Australian Competition and Consumer Commission (ACCC) Chairman, Rod Sims, has accused the Australian automobile industry of being out of touch for wanting to remove ‘lemon laws’, of which the industry believes some consumers are taking advantage of.
Automakers argue that full refunds on lemon cars are an “unfair windfall gain” for motorists and want gone the money back guarantee drivers claim when they show a car would not “have been acquired by a reasonable consumer fully acquainted with the nature and extent” of a failure that emerged later.
The Federal Chamber of Automotive Industries (FCAI) has even suggested that some refund claims are made up. In its submission to the ACCC’s inquiry into new car retailing, the FCAI said Dealers noticed a “spike in the number of consumers seeking a refund” when the final finance payment – often a large lump sum – falls due.
In its submission to another review, that of Consumer Affairs ANZ into Australian Consumer Law, the FCAI argues that a full refund for a consumer who “might have had the use of the vehicle, sometimes for an extended period of time” is a major failure and “an unfair windfall gain”.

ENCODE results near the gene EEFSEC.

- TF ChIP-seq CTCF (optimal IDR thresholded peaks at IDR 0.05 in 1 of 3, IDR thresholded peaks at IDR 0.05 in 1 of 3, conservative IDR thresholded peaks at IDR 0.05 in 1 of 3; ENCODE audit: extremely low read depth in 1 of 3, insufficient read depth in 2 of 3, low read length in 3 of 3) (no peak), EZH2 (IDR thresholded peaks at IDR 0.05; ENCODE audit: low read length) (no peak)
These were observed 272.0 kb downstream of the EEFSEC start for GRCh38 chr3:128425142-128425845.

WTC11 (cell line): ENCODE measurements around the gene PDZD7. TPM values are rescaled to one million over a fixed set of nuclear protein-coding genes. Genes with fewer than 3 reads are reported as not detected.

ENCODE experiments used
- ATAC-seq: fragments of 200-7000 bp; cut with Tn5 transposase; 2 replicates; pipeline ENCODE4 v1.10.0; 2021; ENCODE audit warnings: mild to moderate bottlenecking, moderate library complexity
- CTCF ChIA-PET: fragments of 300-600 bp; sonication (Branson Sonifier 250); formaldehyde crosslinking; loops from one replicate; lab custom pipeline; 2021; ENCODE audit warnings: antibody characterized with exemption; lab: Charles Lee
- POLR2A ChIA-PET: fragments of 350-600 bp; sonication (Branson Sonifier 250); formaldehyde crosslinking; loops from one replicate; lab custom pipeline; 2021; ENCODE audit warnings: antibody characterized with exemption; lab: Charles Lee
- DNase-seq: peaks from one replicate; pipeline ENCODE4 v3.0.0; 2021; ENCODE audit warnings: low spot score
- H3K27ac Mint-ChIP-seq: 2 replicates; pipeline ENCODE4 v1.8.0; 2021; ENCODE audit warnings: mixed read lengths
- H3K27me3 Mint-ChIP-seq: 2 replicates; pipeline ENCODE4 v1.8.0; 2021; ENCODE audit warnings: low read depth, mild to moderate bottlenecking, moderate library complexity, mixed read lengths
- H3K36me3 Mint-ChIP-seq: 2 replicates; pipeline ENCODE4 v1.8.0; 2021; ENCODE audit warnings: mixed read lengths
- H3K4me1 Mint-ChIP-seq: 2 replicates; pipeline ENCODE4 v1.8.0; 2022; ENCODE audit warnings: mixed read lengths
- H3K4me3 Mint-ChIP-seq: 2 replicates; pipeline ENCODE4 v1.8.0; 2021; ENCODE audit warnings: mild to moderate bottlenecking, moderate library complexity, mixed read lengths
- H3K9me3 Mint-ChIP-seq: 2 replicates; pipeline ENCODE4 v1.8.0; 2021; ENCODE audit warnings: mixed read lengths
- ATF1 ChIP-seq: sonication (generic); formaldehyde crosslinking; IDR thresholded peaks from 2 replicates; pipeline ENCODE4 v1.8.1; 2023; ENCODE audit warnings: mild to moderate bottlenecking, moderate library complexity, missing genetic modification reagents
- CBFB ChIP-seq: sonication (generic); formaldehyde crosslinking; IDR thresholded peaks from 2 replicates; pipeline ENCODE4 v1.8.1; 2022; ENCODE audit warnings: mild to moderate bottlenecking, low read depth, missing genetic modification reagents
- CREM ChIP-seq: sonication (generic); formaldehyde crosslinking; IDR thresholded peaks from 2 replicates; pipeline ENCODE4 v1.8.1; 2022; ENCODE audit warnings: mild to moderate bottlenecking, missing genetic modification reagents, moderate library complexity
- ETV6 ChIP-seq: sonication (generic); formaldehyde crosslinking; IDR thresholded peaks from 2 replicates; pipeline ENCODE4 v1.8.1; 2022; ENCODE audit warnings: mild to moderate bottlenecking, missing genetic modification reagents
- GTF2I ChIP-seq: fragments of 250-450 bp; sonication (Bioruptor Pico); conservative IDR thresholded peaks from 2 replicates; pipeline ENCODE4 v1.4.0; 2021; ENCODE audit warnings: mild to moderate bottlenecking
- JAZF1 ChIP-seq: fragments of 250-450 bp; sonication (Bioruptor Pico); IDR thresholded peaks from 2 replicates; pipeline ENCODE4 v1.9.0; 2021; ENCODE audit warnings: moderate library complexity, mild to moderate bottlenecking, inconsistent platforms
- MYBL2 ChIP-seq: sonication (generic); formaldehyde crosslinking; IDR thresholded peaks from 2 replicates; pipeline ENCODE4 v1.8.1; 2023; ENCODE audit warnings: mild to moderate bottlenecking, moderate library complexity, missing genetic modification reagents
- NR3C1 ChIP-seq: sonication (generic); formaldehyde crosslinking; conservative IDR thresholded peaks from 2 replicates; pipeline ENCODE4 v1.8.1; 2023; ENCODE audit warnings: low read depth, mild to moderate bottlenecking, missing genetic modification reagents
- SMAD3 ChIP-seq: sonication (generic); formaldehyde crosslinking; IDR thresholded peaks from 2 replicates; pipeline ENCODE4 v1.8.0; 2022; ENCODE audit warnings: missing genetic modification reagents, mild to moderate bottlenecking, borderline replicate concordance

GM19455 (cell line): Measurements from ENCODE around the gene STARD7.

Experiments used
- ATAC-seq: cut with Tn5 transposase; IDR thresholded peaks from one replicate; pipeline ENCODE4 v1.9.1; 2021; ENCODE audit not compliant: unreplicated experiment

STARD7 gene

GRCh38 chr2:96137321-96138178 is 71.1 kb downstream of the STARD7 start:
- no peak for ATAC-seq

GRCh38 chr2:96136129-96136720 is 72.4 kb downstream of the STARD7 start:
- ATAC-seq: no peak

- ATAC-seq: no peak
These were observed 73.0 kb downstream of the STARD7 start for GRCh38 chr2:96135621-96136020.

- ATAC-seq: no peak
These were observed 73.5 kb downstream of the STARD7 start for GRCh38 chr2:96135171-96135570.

“If the consumer is entitled to a ‘refund’, an appropriate allowance should be made to take into account the consumer’s use of the vehicle,” the FCAI submission said.
Mr Rod Sims retorted that such an argument has not been made for a defective fridge or TV.
“I think it just reflects this industry is not much attuned to the consumer guarantees in Australian consumer law,” he said.
Other consumer advocacy organisations, including the Consumer Action Law Centre, support specific protection against ‘lemons’, while Choice says ongoing minor defects – if unresolved within a reasonable time – can amount to a major failure, hence consumers deserve a refund.
The FCAI, however, says consumers should not be able to reject a car in those circumstances provided they are given the use of a loan car and do not “suffer any significant loss while their vehicle is being repaired”.